You’ve mentioned on Facebook and in the PledgeMusic bio that you feel like you’ve got a lot to prove on this album. Looking back at progression over the last four records, what’s your vision for To Release Is To Resolve? You guys have covered so much ground, what are the frontiers now? Where’s left to go?
The main thing I set out to do with writing this one was, basically, to not drop the ball from the last album, because I was so happy with how the last album turned out, production-wise and song-wise. Especially coming off a five or six year layoff of not writing new music. So what I really wanted to do was keep that same level, that same kind of progress. And then when we lost two band members, you know, I knew that was gonna be very hard to do.
Right. There are some lineup changes for this one.
After we recorded the last album, we played a few shows out around our area. We knew we weren’t gonna be doing much touring, and we didn’t get a booking agent, so we were doing regional shows, just to keep the name out there. About six months after the last album came out, our bass player, Skip Cromer, who joined us on the second album, informed us he’d had a change of heart. He wasn’t feelin’ playin’ heavy metal anymore. And, man, that broke my heart. And it was abrupt. So we started looking for another bassist, and found Sean Sydnor, who’s with us now. After Sean joined, Tony [Rohrbough, lead guitarist and founding member]… Tony just wasn’t happy with being in the band at that time. That’s the simplest way to put it.
Jay Hannon: The most diplomatic way to put it. [laughs]
OJ:Yeah. The magic was gone for him, y’know? He came to me and [drummer, Matt] Wolfe and said maybe we should think about ending it. Again. And me and Wolfe, man… we weren’t havin’ it. We had to let Tony go, and it… was really rough. He started the band with me and he wrote a good bit of the music with me. So after that, we went and grabbed Brian Henderson, who’s our new guitar player. He’d filled in for Tony a few times before, and we knew that if there was a chance to keep Hendo in the band, we’d do it. So he was really the logical choice for us. And, man, he’s turned out to be a fantastic band member. We’ve got a new lease on life with these guys.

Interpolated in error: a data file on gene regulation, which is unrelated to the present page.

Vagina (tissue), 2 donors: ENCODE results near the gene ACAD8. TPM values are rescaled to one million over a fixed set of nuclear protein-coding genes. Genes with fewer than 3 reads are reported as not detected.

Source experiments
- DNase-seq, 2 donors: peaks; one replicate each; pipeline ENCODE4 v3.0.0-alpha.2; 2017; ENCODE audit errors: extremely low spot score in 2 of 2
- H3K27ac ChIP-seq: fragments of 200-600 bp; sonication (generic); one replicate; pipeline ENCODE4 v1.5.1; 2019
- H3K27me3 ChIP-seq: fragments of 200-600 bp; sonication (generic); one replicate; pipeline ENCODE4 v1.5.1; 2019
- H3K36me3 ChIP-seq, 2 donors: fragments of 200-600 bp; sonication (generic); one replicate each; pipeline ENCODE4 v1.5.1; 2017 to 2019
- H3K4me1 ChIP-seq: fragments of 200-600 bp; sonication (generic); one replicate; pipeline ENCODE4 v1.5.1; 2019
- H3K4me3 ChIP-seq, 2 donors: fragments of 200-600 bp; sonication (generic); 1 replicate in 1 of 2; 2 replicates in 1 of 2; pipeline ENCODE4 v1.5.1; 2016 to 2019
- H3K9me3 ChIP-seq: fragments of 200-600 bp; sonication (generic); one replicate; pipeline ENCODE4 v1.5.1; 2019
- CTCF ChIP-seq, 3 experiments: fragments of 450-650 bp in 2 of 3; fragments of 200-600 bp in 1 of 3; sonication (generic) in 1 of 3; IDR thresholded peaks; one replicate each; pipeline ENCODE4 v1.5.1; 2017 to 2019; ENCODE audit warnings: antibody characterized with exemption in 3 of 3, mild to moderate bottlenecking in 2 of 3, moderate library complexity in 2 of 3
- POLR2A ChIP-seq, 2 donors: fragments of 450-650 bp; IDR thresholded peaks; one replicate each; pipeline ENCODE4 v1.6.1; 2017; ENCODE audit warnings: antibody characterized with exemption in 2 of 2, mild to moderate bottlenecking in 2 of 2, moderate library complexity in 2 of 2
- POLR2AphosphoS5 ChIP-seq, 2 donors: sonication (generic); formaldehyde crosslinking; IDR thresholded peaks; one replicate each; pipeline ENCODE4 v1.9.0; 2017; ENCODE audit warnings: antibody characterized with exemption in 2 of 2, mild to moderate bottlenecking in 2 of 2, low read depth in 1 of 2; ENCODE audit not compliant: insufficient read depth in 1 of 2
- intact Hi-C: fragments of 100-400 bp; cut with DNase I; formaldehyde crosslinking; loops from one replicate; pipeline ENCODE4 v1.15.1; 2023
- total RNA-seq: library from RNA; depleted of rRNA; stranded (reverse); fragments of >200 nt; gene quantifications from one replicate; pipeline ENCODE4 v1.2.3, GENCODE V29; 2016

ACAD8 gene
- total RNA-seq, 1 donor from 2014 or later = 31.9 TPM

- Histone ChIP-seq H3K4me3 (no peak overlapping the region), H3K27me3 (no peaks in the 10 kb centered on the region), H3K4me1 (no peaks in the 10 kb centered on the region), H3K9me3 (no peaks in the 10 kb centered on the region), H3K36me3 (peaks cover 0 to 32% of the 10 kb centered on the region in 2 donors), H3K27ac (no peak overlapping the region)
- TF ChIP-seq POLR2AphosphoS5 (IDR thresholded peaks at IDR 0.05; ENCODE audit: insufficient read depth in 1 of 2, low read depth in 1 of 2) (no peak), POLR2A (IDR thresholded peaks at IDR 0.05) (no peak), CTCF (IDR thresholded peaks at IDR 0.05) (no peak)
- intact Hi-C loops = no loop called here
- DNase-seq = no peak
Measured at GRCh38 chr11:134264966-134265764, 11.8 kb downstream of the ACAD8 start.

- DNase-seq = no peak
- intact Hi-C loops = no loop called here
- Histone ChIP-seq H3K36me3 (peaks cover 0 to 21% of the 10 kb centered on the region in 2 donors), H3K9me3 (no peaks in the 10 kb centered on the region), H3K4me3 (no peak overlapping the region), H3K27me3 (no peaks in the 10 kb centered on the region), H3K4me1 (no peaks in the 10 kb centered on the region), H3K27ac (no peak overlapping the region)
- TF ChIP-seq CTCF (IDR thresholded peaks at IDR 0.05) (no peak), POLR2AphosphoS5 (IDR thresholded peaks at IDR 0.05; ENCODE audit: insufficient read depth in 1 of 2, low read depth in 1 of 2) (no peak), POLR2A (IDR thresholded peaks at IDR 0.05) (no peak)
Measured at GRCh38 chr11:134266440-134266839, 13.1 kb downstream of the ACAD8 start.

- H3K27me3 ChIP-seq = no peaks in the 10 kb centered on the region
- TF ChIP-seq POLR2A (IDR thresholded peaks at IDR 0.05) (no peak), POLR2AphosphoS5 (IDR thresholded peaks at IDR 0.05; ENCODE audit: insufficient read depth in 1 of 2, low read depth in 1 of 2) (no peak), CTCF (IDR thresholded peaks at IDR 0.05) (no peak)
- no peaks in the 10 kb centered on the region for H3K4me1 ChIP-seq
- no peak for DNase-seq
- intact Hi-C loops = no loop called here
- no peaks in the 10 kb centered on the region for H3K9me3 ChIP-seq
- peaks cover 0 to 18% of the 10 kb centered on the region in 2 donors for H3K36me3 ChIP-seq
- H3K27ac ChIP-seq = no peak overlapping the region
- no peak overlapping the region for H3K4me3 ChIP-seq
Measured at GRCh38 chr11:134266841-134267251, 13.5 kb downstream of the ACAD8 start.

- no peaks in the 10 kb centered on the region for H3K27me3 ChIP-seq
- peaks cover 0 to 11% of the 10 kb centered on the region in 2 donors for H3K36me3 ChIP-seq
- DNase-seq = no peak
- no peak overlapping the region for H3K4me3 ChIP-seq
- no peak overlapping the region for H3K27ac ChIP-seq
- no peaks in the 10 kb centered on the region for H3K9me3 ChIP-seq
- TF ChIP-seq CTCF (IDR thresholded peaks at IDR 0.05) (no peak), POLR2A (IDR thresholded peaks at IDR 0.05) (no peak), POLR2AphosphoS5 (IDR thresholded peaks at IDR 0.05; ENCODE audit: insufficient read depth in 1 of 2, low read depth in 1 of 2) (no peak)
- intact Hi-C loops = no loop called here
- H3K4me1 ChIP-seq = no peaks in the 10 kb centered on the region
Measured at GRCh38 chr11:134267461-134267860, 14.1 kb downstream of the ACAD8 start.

JH: Big shoes to fill though.
For sure. Tony’s an incredible player.
OJ: He really is. And I was a fan of his before we started the band. He’s a player, and he knows a lot about theory. So, yeah, bringing Hendo in after Tony, those were big shoes to fill. But, moving forward, once I’d demoed all the material for this new album, and those other guys came in and started adding to it, it really started to come together and become a Byzantine record. Sean plays with his fingers, and that’s a style we’ve not had before. It sounds amazing. He’s got so much attack, it sounds like he’s playing with a pick. And Brian, as a guitar player and as a soloist, his blues background, it’s really shining through in what he’s doing on these new songs. It’s adding a whole new ripple to us, to what we’re doing. It’s a breath of fresh air to get this far into recording and not be like, ‘oh, fuck, this doesn’t feel right,’ y’know?
For sure. And just being in here tonight, hearing this and watching you, it’s clear you’re having fun, man.
OJ: I am, man. I’m havin’ fun. Like, I’m gonna turn 40 in two weeks, and I’m more amped about being in this band and about playing heavy metal than I was when I was 30. Feeling this way at this age, man… it’s a revelation. I had a timeframe on it when I was younger, and me hitting 40 was way past that time frame. I didn’t think there’d be a fourth album, a fifth album. But being here now, man, it’s crazy, because I’m thinking, like, ‘Shit! These two may be our best albums.’
Then let’s talk about To Release Is To Resolve’s place in Byzantine’s catalog. In the past, you’ve covered a lot of themes lyrically. Natural history, political history, more personal issues like addiction, and then some out-there, sci-fi type stuff. One of the things I think is interesting is that, regardless of how pointed the topics may be, there’s still an ambiguity to Byzantine lyrics that lets listeners take these songs, and kinda make them their own.
OJ: Man, I’m glad you picked up on that. There have been times in the past where I’ve thought maybe I’m writing stuff that’s too pointed. Like, I don’t wanna preach to anyone. I wanna get my point across and talk about what I wanna talk about, but I still want people to be able to find their own meaning in there, too. So the ambiguity, it’s intended, but without trying to be too aloof. Without, like, throwing words together with no meaning.
JH: Not like, ‘hey, this dude owns a thesaurus. Congratulations.’